Do you eat the crusts from a loaf of bread?
This is not a question I would have pondered ten years ago. In my family, all crusts were eaten. Period. There were no bread bags with dried up curled end pieces wasting away. No pizza crust scraps tossed in the trash, no ma’am. We were a bread-eatin’ family. It never occurred to me that there might be other perspectives on the matter.
Then I got married.
The hubster has very specific views on crusts – which I learned immediately after we moved in together. You see, I was so used to eating crusts that I would eat the end crust first – as in, the first time the bag was opened – not even waiting until it was the last piece of bread available. Perfectly logical and efficient. Until hubster saw what I had done, and informed me that was absolute blasphemy. The crust pieces, you see, have one single purpose in existence. They are there to keep the rest of the bread from drying out.
You heard it here first.
In my newly in-lawed family, apparently, crusts are not eaten, but serve only as bookends for the rest of the loaf, waiting to be tossed aside at the end. Actually, now that I think about it, I have never verified this with the rest of the family – so it is entirely possible this theory exists only in the mind of the man I live with. But don’t get me started on that line of discussion.
So. Tell me about you – are you a crust eater? A crust hater? Do you distinguish between store-bought bread and home-baked bread when it comes to crust eating?
For me, being a crust eater translates to all baked things. No matter what it is, I really want the crust more than the inside. Cobblers are all about the biscuit topping, and pies are definitely all about the pie crust. Which is why I love me some hand pies – the higher crust to filling ratio! Regular pies have all that filling to eat through before you even get to the crust. Why waste time? And hand pies are cute and portable as well. ‘Nuff said.
These are my shortcut hand pies, using store bought pie crust (or use this recipe if you like) and berries straight out of the garden, barely sweetened. If you want something a little more indulgent, try mixing up some powdered sugar and milk into a nice thin glaze and drizzling on while the pies are still warm. Or, if you’re looking for a fried pie, this recipe might suit you better! Really, you can’t go wrong with a hand pie.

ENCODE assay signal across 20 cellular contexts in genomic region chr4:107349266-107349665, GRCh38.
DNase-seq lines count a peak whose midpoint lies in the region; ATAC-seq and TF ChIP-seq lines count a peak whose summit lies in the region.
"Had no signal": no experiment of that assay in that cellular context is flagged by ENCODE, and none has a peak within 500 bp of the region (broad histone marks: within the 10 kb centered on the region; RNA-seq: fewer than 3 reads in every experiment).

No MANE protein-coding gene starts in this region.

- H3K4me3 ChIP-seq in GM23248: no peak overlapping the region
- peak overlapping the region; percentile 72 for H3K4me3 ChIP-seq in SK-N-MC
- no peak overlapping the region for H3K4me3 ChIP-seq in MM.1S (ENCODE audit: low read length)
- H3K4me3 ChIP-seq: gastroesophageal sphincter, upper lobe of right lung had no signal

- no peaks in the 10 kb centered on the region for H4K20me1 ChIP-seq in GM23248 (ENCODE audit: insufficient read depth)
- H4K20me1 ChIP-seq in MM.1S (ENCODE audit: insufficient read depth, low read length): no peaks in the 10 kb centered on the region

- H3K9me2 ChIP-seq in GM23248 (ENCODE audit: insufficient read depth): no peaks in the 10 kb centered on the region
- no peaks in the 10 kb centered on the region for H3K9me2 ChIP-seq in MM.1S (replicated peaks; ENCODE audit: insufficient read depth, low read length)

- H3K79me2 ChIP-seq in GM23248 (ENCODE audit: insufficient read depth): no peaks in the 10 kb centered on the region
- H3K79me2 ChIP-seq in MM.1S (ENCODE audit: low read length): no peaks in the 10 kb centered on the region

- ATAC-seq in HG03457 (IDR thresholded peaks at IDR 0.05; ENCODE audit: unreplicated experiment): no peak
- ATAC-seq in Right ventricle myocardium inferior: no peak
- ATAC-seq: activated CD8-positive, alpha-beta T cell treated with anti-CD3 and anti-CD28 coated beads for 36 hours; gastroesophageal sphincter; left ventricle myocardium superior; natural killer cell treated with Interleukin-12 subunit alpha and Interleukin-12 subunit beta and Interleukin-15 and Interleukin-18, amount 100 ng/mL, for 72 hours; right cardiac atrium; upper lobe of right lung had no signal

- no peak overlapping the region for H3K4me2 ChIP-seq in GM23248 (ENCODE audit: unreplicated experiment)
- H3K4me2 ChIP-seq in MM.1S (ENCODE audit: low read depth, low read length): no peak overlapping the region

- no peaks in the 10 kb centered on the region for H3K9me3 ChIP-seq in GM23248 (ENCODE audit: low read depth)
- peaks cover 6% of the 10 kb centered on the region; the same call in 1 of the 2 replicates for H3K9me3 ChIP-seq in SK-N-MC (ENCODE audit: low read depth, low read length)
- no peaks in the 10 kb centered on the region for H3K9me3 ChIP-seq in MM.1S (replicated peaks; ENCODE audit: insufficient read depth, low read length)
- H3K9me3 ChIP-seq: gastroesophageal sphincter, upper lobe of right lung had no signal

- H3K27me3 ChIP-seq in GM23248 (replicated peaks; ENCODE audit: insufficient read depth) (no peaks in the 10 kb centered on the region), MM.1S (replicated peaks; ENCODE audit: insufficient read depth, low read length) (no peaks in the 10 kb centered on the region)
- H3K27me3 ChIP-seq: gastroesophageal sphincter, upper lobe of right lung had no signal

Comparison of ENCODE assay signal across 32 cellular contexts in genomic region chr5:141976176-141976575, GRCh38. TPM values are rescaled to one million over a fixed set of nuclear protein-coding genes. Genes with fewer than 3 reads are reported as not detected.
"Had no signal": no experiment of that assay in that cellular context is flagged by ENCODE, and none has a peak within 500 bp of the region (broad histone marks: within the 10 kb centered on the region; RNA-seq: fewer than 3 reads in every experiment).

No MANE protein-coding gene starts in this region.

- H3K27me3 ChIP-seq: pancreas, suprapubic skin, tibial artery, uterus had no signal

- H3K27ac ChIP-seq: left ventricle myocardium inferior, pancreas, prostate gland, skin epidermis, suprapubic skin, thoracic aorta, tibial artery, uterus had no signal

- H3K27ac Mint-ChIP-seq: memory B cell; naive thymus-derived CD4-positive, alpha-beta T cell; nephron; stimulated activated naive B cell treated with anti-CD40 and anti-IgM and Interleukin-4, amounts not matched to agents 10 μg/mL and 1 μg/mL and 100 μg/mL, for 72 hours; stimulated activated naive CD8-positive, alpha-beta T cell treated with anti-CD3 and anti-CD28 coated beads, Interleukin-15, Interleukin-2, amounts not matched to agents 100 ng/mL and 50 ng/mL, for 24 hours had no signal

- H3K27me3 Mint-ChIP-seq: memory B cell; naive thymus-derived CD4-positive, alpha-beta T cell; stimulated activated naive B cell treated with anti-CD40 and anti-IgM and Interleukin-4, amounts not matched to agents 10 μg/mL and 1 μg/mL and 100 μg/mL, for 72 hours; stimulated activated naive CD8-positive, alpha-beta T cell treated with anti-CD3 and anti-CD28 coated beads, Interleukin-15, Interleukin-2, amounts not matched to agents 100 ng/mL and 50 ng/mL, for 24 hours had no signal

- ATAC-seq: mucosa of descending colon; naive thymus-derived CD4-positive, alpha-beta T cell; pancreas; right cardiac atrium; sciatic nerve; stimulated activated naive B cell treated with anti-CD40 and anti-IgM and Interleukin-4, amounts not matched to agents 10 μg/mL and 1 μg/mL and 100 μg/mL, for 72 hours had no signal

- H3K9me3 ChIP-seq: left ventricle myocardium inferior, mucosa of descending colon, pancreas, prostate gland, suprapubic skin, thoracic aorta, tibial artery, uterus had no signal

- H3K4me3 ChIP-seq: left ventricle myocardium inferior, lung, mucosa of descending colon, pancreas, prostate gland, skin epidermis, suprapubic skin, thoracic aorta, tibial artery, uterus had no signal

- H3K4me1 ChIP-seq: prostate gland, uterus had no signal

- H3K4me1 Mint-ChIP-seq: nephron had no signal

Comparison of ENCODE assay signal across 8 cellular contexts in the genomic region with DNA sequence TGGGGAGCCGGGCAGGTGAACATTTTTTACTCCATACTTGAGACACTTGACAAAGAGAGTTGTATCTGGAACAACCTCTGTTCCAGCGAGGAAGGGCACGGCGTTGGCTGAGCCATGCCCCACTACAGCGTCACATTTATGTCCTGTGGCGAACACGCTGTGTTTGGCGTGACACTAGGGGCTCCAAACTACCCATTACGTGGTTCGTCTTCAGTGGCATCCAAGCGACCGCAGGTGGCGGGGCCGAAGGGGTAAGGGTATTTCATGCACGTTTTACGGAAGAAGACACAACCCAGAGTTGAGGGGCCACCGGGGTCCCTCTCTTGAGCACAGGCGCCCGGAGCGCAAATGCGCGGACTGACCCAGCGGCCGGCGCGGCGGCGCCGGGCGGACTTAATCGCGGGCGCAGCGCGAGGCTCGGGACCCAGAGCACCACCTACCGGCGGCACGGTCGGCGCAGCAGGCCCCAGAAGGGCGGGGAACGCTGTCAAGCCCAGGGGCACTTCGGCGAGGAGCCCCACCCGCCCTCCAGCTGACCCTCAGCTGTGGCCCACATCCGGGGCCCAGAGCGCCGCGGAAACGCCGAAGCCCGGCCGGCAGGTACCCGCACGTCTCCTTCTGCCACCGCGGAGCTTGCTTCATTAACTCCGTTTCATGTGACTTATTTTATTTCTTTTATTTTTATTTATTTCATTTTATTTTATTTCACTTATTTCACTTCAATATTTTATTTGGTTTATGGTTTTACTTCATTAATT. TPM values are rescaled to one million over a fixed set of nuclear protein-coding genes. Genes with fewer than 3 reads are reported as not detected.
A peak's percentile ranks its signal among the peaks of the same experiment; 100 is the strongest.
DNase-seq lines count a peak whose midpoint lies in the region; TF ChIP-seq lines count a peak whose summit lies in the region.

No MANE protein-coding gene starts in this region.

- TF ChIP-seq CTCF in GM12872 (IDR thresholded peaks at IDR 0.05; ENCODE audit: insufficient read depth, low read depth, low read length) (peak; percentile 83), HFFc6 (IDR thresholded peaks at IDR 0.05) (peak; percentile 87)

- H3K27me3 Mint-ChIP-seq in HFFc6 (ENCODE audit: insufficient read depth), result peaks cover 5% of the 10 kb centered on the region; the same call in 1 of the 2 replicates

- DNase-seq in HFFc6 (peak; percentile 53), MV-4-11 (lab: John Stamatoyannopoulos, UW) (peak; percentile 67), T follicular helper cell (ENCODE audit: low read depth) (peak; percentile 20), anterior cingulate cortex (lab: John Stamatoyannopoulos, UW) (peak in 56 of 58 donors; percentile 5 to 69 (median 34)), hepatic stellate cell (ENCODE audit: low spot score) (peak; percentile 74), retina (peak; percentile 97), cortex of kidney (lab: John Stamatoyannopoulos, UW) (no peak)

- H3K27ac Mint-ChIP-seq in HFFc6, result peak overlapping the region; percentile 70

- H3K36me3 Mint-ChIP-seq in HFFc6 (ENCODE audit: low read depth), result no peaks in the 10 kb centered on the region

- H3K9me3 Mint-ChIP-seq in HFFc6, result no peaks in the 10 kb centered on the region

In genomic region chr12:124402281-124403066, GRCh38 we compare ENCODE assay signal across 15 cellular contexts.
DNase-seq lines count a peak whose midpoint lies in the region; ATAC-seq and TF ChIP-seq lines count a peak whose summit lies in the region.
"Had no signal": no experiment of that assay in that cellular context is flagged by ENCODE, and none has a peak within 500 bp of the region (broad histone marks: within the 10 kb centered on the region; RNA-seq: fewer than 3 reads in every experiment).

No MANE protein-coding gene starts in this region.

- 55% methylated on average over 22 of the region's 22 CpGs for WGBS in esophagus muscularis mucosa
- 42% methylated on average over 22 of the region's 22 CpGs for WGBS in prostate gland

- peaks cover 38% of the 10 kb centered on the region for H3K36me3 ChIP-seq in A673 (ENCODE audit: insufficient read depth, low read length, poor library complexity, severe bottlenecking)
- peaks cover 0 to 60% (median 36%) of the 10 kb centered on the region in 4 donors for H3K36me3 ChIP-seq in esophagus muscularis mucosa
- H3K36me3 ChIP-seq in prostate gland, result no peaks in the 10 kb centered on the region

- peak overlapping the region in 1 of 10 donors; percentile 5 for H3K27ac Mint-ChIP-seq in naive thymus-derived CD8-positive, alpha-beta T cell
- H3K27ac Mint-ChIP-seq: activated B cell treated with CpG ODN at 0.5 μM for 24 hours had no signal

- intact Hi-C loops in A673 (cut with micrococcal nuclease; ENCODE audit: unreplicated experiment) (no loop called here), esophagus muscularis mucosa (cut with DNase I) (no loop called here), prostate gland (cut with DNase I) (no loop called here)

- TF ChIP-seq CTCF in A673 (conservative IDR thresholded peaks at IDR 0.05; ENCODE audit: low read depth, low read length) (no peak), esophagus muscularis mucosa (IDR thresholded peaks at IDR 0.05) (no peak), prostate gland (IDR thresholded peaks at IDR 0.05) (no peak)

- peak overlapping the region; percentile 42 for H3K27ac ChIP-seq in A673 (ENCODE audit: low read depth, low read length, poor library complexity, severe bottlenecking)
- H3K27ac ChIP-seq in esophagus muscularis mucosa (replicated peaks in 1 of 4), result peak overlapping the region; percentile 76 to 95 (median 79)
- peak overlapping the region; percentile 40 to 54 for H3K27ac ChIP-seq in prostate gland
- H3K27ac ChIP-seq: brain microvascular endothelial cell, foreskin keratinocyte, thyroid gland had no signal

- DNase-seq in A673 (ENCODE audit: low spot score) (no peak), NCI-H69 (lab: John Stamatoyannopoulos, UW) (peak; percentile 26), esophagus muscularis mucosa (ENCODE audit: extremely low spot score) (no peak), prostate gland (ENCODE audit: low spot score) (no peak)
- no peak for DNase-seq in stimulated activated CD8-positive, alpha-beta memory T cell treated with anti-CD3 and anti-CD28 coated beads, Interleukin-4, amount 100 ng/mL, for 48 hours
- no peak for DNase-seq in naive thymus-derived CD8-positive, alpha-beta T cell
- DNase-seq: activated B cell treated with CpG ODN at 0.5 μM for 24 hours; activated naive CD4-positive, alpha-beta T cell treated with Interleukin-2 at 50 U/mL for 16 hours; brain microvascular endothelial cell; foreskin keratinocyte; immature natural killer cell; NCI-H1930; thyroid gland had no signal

If you have issues with portion control (I hear ya, sister), let your pies cool on the baking sheet, then pop the whole thing into the freezer for 30 minutes. Pull it back out and pile your pies into a freezer bag for cold storage. They keep well and the reheat time (a minute or two in the microwave) is just enough to slow a person down.
The first wave of berry harvesting is pretty much over in my garden, but I’ve got at least one more berry recipe to come. And round two of harvesting will be on us before you know it! I love double harvest crops. It suits my love of laziness efficiency.
One year ago on C & T: Birthday Butter Crumb Cakes
Berry Hand Pies
- 3 cups berries (I used blueberries and raspberries)
- 1/4 cup sugar, more or less
- 1 Tbsp flour
- one generous squirt lemon juice
- 2 nine inch pie crusts, store bought or prepare your own
- cold water
- cinnamon sugar or egg wash
Preheat your oven to 350 degrees. In a large bowl, lightly toss your berries with 1/4 cup sugar (or an amount that suits your tastebuds), a tablespoon of flour (more if your berries are really juicy), and a big squirt of lemon juice. Roll out your pie dough and cut circles the size of the pies you want (I used a six inch cake pan as a guide). Lay a circle of dough on a baking sheet with raised edges (to contain leaking juices) lined with a silpat or parchment paper. Place a heaping scoop of berries on one side of the circle, leaving a generous 1/2 inch border at the edge, mounding the berries slightly in the middle. Brush the edges of the circle all the way around with a little cold water. Carefully stretch the dough up and over the fruit, folding it in half to form a semicircle. Press the edges of dough together to seal (use a fork to make a decorative edge if you like). Using a fork or knife, carefully prick a few holes in the top of the crust to allow steam to escape. Sprinkle generously with a cinnamon sugar mixture, or, brush with an egg wash (one egg lightly beaten with a teaspoon of water). Bake for 12 to 15 minutes, or until golden brown and firm to the touch.